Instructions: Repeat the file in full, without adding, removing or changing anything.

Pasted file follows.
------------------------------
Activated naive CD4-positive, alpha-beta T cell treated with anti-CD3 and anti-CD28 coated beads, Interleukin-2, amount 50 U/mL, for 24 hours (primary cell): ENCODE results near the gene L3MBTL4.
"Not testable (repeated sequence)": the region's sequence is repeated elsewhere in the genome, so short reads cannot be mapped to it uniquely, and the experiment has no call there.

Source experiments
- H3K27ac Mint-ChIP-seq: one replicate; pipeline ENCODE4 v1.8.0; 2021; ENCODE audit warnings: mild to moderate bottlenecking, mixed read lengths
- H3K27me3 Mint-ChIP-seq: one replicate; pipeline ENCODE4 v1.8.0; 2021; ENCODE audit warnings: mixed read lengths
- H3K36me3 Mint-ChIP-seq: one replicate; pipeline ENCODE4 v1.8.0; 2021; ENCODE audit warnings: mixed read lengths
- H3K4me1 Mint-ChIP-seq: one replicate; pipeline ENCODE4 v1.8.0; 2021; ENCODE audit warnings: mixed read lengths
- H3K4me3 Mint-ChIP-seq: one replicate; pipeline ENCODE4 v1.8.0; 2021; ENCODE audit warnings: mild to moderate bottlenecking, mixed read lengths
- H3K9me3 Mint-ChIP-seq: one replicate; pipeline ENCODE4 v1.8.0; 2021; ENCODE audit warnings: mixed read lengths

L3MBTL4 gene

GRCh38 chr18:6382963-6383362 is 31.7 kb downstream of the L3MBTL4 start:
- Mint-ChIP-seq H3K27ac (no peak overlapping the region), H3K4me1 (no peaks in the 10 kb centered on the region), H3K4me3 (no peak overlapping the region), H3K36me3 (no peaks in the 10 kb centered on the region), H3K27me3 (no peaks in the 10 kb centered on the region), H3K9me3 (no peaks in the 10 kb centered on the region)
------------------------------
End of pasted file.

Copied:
Activated naive CD4-positive, alpha-beta T cell treated with anti-CD3 and anti-CD28 coated beads, Interleukin-2, amount 50 U/mL, for 24 hours (primary cell): ENCODE results near the gene L3MBTL4.
"Not testable (repeated sequence)": the region's sequence is repeated elsewhere in the genome, so short reads cannot be mapped to it uniquely, and the experiment has no call there.

Source experiments
- H3K27ac Mint-ChIP-seq: one replicate; pipeline ENCODE4 v1.8.0; 2021; ENCODE audit warnings: mild to moderate bottlenecking, mixed read lengths
- H3K27me3 Mint-ChIP-seq: one replicate; pipeline ENCODE4 v1.8.0; 2021; ENCODE audit warnings: mixed read lengths
- H3K36me3 Mint-ChIP-seq: one replicate; pipeline ENCODE4 v1.8.0; 2021; ENCODE audit warnings: mixed read lengths
- H3K4me1 Mint-ChIP-seq: one replicate; pipeline ENCODE4 v1.8.0; 2021; ENCODE audit warnings: mixed read lengths
- H3K4me3 Mint-ChIP-seq: one replicate; pipeline ENCODE4 v1.8.0; 2021; ENCODE audit warnings: mild to moderate bottlenecking, mixed read lengths
- H3K9me3 Mint-ChIP-seq: one replicate; pipeline ENCODE4 v1.8.0; 2021; ENCODE audit warnings: mixed read lengths

L3MBTL4 gene

GRCh38 chr18:6382963-6383362 is 31.7 kb downstream of the L3MBTL4 start:
- Mint-ChIP-seq H3K27ac (no peak overlapping the region), H3K4me1 (no peaks in the 10 kb centered on the region), H3K4me3 (no peak overlapping the region), H3K36me3 (no peaks in the 10 kb centered on the region), H3K27me3 (no peaks in the 10 kb centered on the region), H3K9me3 (no peaks in the 10 kb centered on the region)